1A: Levels and Determinants of PA in Different Patient Populations

To better map the need for E=M, we will identify levels of PA and the factors associated with PA in different patient populations and compare these to the healthy adult population. To do so, data from the Lifelines prospective cohort study [32] will be used. Lifelines is a multidisciplinary, prospective, population-based cohort study with a 3-generation design that studies the health and health-related behaviors of 167,729 people living in the North of The Netherlands. To recruit participants, the majority of all general practitioners in the 3 northern provinces of The Netherlands invited all their patients between the ages of 25 and 50 years, except people with very severe health conditions with a life expectancy <5 years and people with insufficient knowledge of the Dutch language. Participants invited their family members in order to develop a 3-generation cohort. Moreover, inhabitants could register themselves via the website. Inclusion stopped when the target number of 165,000 participants was reached, which was assumed to be a representative sample [32]. Lifelines data that are of special interest for the PIE=M project include demographics, lifestyle behavior (eg, PA, sitting time, smoking, nutrition, and sleep), health outcomes (eg, blood and urine biomarkers), wellbeing, and mortality. The Lifelines cohort includes healthy people as well as people with disabilities or chronic diseases, such as people with osteoarthritis, diabetes, stroke, rheumatoid arthritis, amputation, cancer, or multiple sclerosis. The Lifelines cohort performed a baseline assessment during 2007-2014. A second assessment was done during 2014-2018. The analyses will use data from the baseline and second screening of Lifelines and will be performed in SPSS 23. The 3 aims of the proposed analyses are: (1) to determine PA levels assessed with the validated Short QUestionnaire to Assess Health enhancing PA (SQUASH) [33] in different patient populations treated within the departments participating in the PIE=M project (eg, stroke, cancer, osteoarthritis) in relation to the “healthy” adult Lifelines population, (2) to determine factors associated with a physically (in)active lifestyle in different patient populations in relation to the healthy adult Lifelines population, and (3) to determine health benefits of PA in different patient populations in relation to the healthy adult Lifelines population. The results will be used to better inform clinicians on the PA levels of their patient population, the factors associated with PA, and the health benefits of PA for their patient population, which can inform their E=M practice.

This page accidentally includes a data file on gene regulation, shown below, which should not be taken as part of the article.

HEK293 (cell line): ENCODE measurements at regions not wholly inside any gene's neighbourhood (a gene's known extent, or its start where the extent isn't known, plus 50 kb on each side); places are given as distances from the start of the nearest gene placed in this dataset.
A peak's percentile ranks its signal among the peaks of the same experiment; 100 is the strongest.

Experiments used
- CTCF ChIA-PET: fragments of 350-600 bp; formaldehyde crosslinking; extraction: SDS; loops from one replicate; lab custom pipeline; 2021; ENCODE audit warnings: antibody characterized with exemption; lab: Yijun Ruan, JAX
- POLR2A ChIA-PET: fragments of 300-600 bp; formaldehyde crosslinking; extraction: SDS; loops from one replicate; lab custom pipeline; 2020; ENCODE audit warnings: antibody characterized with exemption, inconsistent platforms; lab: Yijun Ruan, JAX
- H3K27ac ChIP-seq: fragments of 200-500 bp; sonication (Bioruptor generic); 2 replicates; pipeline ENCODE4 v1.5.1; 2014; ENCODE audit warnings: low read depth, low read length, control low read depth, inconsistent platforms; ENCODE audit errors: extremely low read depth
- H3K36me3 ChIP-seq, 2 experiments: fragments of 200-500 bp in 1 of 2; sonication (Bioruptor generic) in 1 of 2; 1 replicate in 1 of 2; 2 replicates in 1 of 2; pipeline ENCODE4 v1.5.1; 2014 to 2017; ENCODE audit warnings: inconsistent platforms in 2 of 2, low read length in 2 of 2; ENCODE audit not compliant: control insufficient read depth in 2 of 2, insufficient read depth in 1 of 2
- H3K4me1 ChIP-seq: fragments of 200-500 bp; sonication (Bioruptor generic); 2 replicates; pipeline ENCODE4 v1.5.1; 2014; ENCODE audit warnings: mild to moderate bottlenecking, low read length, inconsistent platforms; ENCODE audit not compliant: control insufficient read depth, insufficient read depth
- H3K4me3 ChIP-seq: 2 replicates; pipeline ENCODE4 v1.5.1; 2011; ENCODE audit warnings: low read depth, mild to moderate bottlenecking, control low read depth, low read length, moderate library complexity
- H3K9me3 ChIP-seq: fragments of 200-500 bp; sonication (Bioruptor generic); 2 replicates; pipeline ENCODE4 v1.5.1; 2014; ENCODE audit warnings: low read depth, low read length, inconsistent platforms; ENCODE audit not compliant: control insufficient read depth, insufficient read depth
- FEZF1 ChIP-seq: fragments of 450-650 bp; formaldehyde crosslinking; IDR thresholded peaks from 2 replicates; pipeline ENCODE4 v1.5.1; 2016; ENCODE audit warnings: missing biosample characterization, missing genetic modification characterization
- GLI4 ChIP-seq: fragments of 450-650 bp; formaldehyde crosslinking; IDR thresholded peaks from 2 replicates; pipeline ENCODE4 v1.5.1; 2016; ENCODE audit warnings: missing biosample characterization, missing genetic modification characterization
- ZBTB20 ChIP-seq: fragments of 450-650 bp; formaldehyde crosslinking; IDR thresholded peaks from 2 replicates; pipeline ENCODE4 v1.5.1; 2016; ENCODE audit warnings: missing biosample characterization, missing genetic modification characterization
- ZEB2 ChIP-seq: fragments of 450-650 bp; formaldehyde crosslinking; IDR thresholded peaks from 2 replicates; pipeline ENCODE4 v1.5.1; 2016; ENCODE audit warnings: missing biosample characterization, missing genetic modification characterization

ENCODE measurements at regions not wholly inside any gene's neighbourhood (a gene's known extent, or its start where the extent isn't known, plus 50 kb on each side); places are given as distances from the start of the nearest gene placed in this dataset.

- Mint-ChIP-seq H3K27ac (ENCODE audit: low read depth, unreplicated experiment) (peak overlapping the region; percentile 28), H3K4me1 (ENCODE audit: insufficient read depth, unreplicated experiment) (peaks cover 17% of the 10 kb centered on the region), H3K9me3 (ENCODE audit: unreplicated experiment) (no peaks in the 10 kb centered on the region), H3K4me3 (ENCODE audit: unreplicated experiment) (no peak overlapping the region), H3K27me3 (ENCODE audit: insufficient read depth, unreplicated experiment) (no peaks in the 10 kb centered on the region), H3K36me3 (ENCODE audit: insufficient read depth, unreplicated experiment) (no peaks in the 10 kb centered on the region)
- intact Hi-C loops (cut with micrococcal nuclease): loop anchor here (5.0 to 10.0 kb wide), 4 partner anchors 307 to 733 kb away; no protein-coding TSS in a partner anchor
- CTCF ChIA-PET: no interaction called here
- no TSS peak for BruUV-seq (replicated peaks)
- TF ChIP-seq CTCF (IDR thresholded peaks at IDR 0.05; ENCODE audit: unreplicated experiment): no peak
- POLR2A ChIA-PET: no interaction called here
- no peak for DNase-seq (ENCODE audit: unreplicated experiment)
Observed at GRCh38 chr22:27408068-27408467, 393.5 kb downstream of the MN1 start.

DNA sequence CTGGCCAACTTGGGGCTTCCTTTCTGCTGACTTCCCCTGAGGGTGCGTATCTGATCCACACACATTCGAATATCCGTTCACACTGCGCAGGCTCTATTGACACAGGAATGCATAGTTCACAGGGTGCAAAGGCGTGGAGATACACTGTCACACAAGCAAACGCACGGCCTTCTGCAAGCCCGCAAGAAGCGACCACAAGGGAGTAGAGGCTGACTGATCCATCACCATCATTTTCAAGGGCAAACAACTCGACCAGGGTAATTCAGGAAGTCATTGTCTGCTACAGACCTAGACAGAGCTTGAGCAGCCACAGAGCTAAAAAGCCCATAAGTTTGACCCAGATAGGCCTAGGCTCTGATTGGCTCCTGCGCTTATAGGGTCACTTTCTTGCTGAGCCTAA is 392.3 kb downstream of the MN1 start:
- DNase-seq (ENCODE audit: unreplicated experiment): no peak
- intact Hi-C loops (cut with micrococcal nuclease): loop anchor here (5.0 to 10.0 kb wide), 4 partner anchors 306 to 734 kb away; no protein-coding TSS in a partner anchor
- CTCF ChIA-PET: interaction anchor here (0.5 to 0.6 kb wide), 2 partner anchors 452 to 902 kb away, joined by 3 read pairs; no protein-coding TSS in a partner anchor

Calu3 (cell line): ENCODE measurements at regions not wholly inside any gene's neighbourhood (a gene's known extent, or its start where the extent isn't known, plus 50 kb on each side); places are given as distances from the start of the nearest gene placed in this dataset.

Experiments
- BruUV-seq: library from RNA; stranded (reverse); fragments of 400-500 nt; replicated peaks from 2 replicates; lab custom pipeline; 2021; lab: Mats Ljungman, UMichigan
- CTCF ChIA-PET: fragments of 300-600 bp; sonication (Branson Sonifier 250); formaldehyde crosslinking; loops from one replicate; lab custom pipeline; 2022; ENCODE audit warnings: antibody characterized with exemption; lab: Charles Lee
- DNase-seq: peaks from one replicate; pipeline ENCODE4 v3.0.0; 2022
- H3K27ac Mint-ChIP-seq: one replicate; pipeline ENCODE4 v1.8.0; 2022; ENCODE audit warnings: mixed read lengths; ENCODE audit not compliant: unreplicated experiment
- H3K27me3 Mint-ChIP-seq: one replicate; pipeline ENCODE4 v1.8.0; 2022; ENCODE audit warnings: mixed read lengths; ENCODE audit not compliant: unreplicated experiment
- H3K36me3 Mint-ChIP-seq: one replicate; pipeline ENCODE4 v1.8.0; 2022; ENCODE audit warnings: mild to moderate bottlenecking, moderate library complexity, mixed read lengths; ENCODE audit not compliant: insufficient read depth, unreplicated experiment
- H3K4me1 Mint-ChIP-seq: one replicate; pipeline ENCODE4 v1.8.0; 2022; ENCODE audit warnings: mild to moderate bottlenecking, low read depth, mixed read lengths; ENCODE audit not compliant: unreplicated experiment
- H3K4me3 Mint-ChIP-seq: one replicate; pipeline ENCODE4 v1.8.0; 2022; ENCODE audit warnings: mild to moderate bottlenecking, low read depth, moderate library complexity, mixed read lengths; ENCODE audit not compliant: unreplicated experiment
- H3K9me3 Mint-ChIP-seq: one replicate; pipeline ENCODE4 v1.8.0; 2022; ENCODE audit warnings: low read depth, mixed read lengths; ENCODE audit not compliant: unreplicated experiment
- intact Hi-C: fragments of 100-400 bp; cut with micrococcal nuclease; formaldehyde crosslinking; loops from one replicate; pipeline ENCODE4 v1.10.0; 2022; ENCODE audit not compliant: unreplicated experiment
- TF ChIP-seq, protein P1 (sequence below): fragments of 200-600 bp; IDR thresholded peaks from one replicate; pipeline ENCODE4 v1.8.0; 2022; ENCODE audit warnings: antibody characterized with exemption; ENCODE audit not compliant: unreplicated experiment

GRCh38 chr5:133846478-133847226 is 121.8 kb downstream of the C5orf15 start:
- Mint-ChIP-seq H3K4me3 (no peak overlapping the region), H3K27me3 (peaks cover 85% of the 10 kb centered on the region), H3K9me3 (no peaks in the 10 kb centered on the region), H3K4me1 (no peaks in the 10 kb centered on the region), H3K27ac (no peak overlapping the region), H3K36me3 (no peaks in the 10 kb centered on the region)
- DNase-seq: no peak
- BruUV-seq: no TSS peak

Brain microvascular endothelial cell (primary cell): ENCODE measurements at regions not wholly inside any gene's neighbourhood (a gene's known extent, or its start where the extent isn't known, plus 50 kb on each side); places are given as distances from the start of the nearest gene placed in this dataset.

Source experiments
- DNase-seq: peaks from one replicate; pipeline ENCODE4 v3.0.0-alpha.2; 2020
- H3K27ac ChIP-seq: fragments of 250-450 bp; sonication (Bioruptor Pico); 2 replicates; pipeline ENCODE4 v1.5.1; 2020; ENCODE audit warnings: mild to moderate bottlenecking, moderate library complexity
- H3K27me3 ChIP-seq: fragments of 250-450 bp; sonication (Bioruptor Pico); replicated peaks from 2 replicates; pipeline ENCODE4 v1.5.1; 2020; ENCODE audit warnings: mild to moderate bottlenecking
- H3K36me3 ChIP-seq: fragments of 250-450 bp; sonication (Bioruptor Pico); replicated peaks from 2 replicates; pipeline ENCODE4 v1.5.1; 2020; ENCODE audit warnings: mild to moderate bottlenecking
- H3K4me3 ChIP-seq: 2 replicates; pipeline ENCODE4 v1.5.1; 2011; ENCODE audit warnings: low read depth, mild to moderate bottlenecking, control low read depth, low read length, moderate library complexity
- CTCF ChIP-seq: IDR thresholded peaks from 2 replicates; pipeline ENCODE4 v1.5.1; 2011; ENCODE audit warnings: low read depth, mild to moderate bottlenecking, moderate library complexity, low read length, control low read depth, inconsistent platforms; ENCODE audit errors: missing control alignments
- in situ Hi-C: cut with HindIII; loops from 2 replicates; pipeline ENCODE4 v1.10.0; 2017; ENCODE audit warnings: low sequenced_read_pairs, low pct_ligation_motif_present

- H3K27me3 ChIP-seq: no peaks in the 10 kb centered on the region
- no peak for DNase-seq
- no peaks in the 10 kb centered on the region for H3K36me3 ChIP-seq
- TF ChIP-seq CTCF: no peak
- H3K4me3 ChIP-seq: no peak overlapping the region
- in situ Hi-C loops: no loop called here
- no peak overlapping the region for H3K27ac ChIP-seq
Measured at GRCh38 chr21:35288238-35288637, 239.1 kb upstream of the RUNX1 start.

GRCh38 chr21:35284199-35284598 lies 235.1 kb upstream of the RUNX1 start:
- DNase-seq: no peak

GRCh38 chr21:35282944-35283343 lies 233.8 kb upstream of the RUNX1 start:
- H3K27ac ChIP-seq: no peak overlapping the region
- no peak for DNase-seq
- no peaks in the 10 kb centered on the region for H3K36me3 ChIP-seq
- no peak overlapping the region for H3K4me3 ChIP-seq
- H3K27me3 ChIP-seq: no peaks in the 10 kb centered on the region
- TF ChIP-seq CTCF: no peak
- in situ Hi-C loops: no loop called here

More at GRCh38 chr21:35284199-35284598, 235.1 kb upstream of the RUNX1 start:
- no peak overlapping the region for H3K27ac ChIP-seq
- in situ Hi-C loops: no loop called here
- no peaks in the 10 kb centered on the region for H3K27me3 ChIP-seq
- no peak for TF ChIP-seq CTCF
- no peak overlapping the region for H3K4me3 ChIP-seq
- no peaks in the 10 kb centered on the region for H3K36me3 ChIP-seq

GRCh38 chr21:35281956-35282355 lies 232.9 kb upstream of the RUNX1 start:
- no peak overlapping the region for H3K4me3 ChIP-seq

1B: Barriers, Facilitators, and Current Implementation Status of E=M

The current status of E=M implementation and the barriers and facilitators towards implementation of E=M in Dutch routine clinical care will be assessed using a mixed-methods approach. Clinicians (physicians, residents, physician assistants, nurse practitioners, and therapists) working in the aforementioned participating clinical departments will be invited to complete a short questionnaire. This questionnaire will include questions on the current provision of E=M-prescription, familiarity of clinicians with the Dutch national PA guidelines [9], and perception on roles and responsibilities for prescribing E=M. The questionnaire will be constructed based on questionnaires previously used among general practitioners on the same topic in the Netherlands [34].

Responding clinicians will be asked for their willingness to participate in a semistructured interview to get a more in-depth understanding of the barriers and facilitators towards implementing E=M and the added value and needed content of an E=M tool. The interview guide will expand on the model of Fleuren et al [35] with items concerning E=M as intervention and characteristics of the users, target group, organization, and sociopolitical context. Interviews will be performed until data saturation to ensure all relevant barriers and facilitators are identified. Interviews will be transcribed verbatim and analyzed using a framework analysis [36]. Strategy-level hospital managers of the same clinical departments will be interviewed to study factors that can influence the implementation of E=M prescription in clinical care from a more organizational point of view. For these interviews with managers, small adaptations will be made to the interview questions used in the clinician interviews. Data analysis methods will be similar as those for the interviews with clinicians. Clinicians and strategy-level managers of both hospitals will be interviewed to identify differences between the 2 hospitals.